Making Miracles: Success Stories of Exceptional Pregnancies
Webb’s first daughter, Beth, was born at 36 weeks via emergency Cesarean (she was breech and it wasn’t discovered until Webb was in advanced—and preterm—labor). Shortly after the birth, Webb began vomiting and having seizures. “I had my first seizure when I was holding the baby, showing her to my little brother who had stopped by on his way home from high school,” says Webb. “The first time he held his goddaughter was when he grabbed her out of my arms when I was seizing.”
Beth was fine, but it took days for Webb’s seizures to be controlled.
Her next two pregnancies were closely monitored by high-risk specialists, as Webb was now dealing with epilepsy and preterm labor. Webb went into early labor at 34 weeks with her second daughter, Jeanette, and spent three weeks on bed rest. However, she made it to nearly 38 weeks and had another healthy baby. Jeanette has three small birthmarks, but as Webb says, “Some people would call them birth defects—we don’t.”
By her third pregnancy, Webb was 34. She was expecting a boy—her son Nathan—and it turned out to be the hardest pregnancy yet. Webb was hospitalized four times—twice for preterm contractions, once for concerns about the baby following a routine ultrasound, and once after a seizure. “I was worried the most with this baby, because I was older and he seemed so unresponsive during ultrasounds,” says Webb. Nathan was born healthy at around 38 weeks.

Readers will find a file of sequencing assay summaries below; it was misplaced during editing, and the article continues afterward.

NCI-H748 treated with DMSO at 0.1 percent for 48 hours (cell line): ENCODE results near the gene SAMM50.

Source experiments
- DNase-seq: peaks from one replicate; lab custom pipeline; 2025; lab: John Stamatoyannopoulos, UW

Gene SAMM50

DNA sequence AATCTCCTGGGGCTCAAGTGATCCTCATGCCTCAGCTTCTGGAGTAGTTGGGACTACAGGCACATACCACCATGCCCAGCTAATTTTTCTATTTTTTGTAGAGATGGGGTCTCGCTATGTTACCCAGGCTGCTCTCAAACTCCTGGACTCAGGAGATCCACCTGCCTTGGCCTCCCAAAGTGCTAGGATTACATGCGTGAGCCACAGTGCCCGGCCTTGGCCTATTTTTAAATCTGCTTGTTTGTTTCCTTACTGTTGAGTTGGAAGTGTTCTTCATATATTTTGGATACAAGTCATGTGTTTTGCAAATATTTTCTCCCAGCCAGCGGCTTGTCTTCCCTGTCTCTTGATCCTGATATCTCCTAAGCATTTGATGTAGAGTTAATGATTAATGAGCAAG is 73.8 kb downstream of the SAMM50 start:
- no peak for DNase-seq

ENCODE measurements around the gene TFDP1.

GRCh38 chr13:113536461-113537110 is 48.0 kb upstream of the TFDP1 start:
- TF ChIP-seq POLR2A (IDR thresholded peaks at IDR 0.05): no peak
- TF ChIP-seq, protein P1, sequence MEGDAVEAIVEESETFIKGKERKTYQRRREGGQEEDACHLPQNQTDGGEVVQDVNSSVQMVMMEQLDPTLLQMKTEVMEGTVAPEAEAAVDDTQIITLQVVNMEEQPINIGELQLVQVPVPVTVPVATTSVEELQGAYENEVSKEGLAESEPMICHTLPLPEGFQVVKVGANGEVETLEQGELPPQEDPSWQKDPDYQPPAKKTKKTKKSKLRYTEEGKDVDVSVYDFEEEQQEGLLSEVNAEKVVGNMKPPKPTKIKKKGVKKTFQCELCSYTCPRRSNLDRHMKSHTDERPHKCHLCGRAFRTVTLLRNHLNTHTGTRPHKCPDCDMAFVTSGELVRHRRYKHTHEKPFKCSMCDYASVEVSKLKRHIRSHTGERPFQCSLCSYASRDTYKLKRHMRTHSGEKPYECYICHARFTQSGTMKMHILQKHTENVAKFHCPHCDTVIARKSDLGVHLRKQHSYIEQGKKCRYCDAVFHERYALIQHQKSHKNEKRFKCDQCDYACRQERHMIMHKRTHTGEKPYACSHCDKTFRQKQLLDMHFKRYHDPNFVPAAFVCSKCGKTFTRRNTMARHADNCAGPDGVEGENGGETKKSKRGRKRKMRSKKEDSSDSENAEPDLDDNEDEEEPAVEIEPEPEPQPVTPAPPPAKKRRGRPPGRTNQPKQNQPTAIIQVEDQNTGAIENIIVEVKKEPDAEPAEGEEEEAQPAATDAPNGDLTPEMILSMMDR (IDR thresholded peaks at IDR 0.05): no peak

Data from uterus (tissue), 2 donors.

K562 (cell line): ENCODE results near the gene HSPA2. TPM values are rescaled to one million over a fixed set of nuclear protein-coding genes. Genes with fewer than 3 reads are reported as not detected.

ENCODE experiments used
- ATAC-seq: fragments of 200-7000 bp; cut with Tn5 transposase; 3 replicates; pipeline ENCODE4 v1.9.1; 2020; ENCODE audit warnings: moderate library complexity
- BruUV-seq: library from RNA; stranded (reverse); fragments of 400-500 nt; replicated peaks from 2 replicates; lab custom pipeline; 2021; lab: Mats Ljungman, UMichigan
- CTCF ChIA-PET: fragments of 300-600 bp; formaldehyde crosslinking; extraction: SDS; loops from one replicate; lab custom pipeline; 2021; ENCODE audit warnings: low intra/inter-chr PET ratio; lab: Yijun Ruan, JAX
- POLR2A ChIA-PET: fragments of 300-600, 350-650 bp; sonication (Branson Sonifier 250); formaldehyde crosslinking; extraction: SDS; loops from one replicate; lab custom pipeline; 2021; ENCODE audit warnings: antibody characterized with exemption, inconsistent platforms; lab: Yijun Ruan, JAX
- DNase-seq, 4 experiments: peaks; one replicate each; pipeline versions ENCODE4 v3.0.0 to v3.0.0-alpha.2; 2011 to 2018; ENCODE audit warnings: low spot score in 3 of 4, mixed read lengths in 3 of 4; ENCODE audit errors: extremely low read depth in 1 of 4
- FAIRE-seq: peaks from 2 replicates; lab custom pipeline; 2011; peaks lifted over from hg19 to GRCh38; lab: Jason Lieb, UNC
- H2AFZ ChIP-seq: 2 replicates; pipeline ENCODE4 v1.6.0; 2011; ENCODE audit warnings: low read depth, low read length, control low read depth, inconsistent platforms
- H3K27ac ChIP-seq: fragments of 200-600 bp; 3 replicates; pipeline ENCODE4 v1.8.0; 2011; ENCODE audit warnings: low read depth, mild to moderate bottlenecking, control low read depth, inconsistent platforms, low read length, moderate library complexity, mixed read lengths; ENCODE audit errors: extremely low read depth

Coping with pregnancy and epilepsy was tough, says Webb. “Comments like, ‘Aren’t you tempting fate?’ or ‘What if the baby isn’t normal?’ were not helpful! I did think about how the medication was affecting my baby; twice a day I would be reminded of what I could be doing to my baby when I took my meds. I felt a lot of … guilt, I suppose,” says Webb. “During my third pregnancy my neurologist once said, ‘You seem so happy.’ And that helped, somehow.” As Webb’s seizure activity is aggravated by stress, it was important that she stay calm and positive during her pregnancies, and she and her husband worked hard at it.
All the children are doing wonderfully today, says Webb. Beth is now 15, an athlete, writer, and cook who is in Advanced Classes at her high school. Jeanette is 11, an animal lover who also does well in school. Her birthmarks have faded, says Webb, “and we all think she is beautiful.” Nathan is three, and “a real character.” Nathan has suffered from a mild speech delay, but is taking speech therapy and has almost caught up to his age group.
Webb adds that she had never planned to let epilepsy prevent her from becoming a mom. “I’ve spent my whole life not letting epilepsy stop me from doing things.”
YOU MIGHT BE INTERESTED IN